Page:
Sky lanterns and fireworks risk highlighted by farmers

The public is being asked to consider their farming neighbours before setting off “dangerous” sky lanterns and fireworks this Bonfire Night.

Sky lanterns are constructed from paper with a wire or wooden frame and contain a lighted candle. They are a proven fire risk and can be a danger to animals and farm buildings.

When sky lanterns fall on farmland they can have devastating effects on those farm businesses. The frame material can get mixed up into feed, such as silage or grain, and be accidentally digested by livestock – the effects of which can be fatal.

See also: Calls for England to adopt Welsh councils’ sky lantern ban

A number of farming and rural organisations, including the NFU, the Country Land and Business Association (CLA) and the Farmers’ Union of Wales have repeatedly called for a ban on the sale of sky lanterns, as there is no way to guarantee they can land safely.

“While Bonfire Night offers a chance for people to enjoy themselves at one of the many organised displays, we would like them to do this without releasing sky lanterns,” said CLA director for the North Dorothy Fairburn.

“Releasing a naked flame with absolutely no control over where it will land is a serious threat to rural businesses, livestock, wildlife and the environment.”

“An increasing number of local authorities are banning the release of lanterns from council-owned land, and we hope the government will take note of a growing desire to see the use of these flying bonfires banned outright.”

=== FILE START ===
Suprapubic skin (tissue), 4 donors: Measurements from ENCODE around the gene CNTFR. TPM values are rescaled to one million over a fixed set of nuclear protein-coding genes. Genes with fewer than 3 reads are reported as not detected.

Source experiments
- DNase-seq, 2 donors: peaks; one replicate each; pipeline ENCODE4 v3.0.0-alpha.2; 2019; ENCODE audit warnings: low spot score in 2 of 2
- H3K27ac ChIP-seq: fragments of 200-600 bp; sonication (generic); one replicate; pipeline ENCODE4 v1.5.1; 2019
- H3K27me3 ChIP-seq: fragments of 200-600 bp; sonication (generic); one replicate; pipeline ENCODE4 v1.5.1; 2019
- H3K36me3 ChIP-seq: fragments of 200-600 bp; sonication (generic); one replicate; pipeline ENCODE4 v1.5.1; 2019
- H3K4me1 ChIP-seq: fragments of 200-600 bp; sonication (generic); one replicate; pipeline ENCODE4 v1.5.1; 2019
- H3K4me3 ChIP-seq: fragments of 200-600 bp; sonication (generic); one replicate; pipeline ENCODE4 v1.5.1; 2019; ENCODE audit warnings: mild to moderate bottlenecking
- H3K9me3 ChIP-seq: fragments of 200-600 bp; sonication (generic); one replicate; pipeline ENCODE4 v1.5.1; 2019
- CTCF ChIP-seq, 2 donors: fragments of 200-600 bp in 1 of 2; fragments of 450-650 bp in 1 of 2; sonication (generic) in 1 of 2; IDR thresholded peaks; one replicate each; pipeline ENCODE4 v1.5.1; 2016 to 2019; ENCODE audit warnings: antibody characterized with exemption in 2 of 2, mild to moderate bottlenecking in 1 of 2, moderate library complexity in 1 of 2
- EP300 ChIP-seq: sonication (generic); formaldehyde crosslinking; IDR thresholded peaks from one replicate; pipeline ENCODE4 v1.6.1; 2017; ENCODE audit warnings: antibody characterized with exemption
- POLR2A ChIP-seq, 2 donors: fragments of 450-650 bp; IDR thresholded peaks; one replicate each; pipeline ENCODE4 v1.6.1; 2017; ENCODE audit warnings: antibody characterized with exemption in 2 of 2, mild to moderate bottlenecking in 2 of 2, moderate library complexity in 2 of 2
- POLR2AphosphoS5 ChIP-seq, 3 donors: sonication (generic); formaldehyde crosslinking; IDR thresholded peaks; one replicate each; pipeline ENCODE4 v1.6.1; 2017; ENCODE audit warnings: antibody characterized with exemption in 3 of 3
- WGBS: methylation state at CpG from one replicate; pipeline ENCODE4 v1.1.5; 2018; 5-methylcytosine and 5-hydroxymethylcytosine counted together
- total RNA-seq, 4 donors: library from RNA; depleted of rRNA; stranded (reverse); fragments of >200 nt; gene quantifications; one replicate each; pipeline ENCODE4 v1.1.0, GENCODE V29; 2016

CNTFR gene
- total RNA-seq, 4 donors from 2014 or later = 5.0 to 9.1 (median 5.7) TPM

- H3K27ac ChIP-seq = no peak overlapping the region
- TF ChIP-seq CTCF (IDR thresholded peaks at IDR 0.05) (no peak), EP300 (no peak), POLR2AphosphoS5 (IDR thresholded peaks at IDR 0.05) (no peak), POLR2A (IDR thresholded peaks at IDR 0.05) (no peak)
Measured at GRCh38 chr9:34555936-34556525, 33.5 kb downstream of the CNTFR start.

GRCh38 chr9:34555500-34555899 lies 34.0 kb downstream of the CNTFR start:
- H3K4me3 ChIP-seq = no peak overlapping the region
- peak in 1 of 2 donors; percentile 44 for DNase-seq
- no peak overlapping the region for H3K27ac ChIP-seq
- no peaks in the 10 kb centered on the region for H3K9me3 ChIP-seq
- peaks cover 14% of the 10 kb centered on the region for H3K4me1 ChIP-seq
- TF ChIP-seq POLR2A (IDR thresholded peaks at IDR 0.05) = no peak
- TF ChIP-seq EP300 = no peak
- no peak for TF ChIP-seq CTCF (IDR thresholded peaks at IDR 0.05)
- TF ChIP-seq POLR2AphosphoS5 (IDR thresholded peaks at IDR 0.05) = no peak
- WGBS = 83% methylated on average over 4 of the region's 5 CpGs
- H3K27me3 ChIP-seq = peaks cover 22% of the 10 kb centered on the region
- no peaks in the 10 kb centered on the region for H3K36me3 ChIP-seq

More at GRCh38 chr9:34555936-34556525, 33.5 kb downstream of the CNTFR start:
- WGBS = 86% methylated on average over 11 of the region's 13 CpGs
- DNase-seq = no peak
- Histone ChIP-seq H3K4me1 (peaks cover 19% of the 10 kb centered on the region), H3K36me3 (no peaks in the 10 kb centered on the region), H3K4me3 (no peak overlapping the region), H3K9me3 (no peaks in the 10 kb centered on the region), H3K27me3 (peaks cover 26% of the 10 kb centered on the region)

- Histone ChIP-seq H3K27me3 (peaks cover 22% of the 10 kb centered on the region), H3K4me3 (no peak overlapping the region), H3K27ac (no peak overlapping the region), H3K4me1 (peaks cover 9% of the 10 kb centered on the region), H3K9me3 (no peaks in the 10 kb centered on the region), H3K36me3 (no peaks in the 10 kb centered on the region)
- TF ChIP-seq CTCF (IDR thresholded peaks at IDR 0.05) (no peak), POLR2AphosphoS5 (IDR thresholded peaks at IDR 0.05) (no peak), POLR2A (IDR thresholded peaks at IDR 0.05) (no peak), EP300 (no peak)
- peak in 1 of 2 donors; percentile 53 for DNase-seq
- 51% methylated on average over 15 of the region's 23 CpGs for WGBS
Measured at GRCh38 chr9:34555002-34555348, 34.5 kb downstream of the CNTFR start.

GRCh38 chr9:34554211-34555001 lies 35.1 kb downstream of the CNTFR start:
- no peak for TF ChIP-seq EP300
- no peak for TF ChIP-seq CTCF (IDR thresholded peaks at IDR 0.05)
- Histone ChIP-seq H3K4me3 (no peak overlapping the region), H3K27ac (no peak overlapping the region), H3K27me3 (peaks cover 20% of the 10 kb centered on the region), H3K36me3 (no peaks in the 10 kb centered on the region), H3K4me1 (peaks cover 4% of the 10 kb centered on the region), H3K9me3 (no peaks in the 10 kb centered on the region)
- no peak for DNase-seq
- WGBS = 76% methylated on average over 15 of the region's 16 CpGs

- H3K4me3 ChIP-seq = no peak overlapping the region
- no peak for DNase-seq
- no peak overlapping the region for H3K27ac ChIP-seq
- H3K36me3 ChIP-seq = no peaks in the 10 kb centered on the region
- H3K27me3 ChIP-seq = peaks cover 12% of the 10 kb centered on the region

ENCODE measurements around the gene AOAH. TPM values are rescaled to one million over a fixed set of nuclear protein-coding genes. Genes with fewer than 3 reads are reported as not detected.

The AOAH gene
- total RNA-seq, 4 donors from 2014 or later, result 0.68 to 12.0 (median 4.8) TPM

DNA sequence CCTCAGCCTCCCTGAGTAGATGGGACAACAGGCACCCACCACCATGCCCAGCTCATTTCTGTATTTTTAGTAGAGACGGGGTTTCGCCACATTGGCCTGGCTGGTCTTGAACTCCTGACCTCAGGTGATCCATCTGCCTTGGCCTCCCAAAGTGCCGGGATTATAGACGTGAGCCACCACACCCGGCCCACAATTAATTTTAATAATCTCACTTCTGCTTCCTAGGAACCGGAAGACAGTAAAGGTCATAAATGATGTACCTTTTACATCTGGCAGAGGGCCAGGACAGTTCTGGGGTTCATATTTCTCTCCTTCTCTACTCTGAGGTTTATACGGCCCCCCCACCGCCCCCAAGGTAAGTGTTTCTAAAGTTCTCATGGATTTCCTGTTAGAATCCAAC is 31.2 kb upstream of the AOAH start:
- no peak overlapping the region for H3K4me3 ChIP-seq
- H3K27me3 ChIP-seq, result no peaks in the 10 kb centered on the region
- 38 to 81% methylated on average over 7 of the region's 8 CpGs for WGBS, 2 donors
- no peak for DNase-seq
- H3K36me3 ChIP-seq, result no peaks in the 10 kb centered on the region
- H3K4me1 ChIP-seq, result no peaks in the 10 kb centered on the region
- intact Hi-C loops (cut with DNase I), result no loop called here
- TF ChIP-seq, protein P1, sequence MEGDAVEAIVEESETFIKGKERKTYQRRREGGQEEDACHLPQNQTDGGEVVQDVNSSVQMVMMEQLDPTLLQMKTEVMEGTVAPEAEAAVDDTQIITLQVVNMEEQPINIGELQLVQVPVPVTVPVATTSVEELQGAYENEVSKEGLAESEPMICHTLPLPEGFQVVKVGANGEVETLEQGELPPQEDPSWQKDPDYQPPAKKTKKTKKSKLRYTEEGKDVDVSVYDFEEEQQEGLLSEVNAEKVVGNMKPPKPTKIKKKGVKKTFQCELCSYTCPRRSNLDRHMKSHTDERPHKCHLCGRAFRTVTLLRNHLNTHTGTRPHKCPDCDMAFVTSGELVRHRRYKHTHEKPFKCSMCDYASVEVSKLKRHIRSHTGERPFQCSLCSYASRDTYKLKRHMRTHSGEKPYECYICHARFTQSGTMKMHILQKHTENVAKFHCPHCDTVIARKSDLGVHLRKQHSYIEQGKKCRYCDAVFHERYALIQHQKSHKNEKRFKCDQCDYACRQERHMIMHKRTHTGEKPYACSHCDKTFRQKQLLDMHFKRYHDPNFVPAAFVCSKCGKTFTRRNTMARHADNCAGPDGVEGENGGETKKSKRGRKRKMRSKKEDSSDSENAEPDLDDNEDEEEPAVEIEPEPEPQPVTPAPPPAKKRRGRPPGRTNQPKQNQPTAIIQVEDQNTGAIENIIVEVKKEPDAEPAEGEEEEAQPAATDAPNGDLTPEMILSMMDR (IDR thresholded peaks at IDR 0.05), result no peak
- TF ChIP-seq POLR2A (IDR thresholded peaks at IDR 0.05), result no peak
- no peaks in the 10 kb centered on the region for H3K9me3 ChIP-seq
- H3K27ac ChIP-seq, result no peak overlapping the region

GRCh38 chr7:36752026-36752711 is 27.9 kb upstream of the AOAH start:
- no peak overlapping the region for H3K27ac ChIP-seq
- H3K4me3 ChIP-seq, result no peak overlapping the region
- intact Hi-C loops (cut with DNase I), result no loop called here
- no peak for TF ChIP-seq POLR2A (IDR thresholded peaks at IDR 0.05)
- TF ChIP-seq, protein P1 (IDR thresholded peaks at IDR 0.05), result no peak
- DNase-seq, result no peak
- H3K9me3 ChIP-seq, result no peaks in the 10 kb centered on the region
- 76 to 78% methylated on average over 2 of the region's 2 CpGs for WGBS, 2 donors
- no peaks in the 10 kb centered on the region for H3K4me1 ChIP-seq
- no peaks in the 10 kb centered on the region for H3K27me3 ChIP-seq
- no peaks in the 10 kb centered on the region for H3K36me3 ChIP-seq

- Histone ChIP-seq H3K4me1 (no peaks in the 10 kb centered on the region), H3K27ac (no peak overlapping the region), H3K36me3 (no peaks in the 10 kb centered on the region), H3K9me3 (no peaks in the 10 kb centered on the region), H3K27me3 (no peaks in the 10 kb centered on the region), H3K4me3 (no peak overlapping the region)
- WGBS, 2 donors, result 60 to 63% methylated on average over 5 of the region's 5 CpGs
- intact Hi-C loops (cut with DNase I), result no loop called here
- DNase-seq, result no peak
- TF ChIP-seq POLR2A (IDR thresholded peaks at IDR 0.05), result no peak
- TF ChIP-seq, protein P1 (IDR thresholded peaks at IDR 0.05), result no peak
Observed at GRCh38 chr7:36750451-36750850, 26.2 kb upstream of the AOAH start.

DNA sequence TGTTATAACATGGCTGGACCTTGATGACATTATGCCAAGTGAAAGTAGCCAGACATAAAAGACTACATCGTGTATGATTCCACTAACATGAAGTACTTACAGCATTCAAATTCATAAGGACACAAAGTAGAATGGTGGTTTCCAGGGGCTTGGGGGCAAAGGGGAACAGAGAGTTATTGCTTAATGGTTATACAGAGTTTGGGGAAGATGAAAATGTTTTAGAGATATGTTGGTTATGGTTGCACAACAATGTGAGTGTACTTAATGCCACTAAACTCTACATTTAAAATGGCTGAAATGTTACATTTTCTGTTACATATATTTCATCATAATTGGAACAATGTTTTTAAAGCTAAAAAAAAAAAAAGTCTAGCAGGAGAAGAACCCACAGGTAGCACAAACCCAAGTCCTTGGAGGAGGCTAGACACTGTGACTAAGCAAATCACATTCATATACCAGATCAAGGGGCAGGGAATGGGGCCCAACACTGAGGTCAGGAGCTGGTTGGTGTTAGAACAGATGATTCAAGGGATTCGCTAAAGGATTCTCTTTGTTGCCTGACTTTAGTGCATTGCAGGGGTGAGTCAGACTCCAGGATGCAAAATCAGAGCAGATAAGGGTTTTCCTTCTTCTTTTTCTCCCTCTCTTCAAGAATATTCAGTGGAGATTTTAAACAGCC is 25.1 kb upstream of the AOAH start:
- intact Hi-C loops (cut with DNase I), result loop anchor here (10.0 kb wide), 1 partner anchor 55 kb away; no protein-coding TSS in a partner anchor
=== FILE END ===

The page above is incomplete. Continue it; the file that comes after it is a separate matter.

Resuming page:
Council bans

Sky lanterns have now been banned on all public land by all councils across Wales, as well as dozens of councils in England and Scotland.

Farming unions are also urging the public not to set off fireworks near farm animals.

Livestock who are startled by the loud noises from fireworks are at risk of injuring themselves on fencing, farm equipment or fixtures and fittings within their housing.

Poultry are especially at risk of “smother”, where in a fear response birds huddle together, which can result in death for some.

Around one in 14 vets across the UK reported seeing animals with firework-related injuries during 2018, in a survey carried out by the British Veterinary Association (BVA) last December.

Top tips to keep farm animals safe this fireworks season

  • Keep livestock housed at times when fireworks are likely to be set off locally and remove any firework debris from grazing pasture before letting them out. 
  • Horses may be better turned out in a field than stabled, as in a stable they may feel enclosed and unable to move. Owners should consult a qualified equine behaviourist if they have significant concerns about their horse’s response to fireworks.
  • If you’re hosting a fireworks display, avoid setting them off near horses, livestock or companion animals. Dispose of any debris and remnants of fireworks responsibly.

Source: BVA

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